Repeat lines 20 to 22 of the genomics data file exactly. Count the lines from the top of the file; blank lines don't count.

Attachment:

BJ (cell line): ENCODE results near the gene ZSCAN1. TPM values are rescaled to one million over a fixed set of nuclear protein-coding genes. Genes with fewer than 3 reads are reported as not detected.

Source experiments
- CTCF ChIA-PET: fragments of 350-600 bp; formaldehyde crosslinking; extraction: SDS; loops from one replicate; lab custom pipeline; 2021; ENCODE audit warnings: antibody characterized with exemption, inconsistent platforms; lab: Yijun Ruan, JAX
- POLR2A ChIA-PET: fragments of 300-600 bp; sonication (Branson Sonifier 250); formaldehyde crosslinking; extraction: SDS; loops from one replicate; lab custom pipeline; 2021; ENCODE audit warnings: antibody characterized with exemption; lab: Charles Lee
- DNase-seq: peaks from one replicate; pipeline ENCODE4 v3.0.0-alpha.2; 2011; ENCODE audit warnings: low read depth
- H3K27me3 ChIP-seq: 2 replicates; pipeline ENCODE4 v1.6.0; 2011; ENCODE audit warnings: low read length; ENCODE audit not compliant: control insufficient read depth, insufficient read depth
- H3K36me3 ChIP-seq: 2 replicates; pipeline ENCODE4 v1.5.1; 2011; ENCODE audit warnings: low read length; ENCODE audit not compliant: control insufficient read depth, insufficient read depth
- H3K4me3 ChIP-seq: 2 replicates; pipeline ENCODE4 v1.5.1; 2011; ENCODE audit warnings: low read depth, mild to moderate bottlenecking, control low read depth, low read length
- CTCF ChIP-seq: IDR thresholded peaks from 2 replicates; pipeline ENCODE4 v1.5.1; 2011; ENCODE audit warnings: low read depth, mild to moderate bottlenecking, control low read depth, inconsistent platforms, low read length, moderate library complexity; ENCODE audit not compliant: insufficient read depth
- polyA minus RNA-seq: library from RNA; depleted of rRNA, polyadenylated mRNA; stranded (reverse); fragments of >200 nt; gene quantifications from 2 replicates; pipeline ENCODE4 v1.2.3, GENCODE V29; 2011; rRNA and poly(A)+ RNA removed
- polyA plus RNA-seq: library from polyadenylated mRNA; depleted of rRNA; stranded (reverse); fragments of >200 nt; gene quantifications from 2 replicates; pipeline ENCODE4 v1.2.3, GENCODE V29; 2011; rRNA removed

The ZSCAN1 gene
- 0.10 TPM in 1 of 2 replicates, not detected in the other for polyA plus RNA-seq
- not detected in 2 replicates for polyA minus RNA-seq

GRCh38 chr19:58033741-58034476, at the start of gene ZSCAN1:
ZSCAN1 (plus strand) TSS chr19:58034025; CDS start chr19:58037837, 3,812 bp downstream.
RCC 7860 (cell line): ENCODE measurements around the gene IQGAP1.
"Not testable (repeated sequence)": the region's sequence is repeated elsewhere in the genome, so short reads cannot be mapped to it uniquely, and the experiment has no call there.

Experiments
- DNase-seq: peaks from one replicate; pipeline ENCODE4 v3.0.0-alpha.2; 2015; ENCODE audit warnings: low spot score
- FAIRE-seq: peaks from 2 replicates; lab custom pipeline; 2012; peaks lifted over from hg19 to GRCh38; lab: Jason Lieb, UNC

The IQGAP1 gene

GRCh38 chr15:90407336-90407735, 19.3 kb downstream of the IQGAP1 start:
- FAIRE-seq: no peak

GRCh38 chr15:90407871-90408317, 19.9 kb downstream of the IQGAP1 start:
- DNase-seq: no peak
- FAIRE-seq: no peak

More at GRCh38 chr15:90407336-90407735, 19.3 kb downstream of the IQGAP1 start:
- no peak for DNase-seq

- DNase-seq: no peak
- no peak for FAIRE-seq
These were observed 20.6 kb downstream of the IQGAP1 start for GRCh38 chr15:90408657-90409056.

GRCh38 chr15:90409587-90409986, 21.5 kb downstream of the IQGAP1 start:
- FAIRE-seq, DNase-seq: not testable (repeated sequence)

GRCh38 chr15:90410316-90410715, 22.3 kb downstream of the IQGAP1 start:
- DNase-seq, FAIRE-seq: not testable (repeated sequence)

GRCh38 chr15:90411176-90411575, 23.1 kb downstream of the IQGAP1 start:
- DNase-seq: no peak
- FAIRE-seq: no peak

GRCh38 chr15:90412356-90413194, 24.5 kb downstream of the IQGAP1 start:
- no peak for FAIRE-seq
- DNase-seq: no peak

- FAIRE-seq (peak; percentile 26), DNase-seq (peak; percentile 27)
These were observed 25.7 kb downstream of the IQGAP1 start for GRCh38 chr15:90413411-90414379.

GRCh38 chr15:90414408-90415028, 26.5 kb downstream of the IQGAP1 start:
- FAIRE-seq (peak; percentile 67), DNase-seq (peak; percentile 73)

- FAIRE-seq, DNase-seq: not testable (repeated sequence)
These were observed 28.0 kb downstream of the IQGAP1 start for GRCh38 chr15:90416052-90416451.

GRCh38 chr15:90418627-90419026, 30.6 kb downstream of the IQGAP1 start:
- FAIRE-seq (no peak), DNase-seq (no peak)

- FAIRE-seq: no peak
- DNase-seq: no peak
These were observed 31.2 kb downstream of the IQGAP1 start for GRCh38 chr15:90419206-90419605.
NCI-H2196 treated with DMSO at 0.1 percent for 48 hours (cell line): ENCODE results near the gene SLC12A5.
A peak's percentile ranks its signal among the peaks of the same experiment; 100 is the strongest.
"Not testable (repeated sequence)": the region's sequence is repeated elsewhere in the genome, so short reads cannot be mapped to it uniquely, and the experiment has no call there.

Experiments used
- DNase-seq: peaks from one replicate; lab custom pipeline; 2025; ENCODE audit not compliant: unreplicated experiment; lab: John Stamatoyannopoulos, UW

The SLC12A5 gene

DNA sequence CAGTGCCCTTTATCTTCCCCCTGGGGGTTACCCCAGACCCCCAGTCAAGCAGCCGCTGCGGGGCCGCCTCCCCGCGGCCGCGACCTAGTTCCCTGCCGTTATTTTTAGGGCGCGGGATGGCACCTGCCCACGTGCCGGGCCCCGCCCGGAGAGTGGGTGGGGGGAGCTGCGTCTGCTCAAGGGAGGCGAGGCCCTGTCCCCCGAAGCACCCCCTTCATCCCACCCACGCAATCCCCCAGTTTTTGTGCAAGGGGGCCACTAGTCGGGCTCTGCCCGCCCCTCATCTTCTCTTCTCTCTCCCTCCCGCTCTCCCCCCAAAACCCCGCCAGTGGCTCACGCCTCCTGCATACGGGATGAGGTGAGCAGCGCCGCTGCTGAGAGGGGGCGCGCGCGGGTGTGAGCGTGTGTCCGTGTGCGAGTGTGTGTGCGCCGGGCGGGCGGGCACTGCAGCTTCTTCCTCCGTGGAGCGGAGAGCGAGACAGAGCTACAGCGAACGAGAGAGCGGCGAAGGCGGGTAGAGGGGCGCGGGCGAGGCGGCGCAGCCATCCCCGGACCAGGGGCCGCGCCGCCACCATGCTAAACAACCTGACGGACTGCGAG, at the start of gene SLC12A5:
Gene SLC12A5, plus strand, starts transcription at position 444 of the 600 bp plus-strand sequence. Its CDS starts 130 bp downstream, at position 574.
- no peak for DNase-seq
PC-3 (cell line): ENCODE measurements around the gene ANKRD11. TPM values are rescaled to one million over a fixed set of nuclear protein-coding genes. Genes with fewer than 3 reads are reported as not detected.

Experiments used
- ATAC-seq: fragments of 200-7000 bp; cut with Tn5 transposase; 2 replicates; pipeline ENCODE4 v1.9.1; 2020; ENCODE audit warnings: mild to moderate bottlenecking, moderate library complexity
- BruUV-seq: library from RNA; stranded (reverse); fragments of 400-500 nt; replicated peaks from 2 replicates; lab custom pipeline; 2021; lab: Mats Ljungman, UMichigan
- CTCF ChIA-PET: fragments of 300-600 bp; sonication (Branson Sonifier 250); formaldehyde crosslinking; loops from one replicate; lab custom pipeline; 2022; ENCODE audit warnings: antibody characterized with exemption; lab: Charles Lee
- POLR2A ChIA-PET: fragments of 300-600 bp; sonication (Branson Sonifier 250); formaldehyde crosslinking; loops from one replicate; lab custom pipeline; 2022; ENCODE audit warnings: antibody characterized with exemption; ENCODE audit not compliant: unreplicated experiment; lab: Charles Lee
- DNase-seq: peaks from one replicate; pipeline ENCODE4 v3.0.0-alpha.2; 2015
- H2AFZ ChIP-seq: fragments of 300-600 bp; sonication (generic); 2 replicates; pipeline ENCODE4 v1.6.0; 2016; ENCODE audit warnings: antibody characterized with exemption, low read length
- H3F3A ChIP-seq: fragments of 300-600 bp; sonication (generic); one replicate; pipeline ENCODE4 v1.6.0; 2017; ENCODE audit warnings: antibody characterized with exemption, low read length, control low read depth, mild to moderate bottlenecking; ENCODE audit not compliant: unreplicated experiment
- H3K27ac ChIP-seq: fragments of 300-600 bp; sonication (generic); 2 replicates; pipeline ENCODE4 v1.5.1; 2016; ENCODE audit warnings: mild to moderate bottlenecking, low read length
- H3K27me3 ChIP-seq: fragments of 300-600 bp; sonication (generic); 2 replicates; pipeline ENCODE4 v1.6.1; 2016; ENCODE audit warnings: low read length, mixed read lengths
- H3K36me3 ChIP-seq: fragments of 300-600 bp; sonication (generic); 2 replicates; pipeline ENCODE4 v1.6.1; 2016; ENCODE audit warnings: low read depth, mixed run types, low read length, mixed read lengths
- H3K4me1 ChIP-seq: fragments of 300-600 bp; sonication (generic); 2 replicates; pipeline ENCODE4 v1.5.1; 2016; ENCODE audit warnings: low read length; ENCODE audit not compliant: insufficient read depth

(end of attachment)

- DNase-seq: peaks from one replicate; pipeline ENCODE4 v3.0.0-alpha.2; 2015; ENCODE audit warnings: low spot score
- FAIRE-seq: peaks from 2 replicates; lab custom pipeline; 2012; peaks lifted over from hg19 to GRCh38; lab: Jason Lieb, UNC

The IQGAP1 gene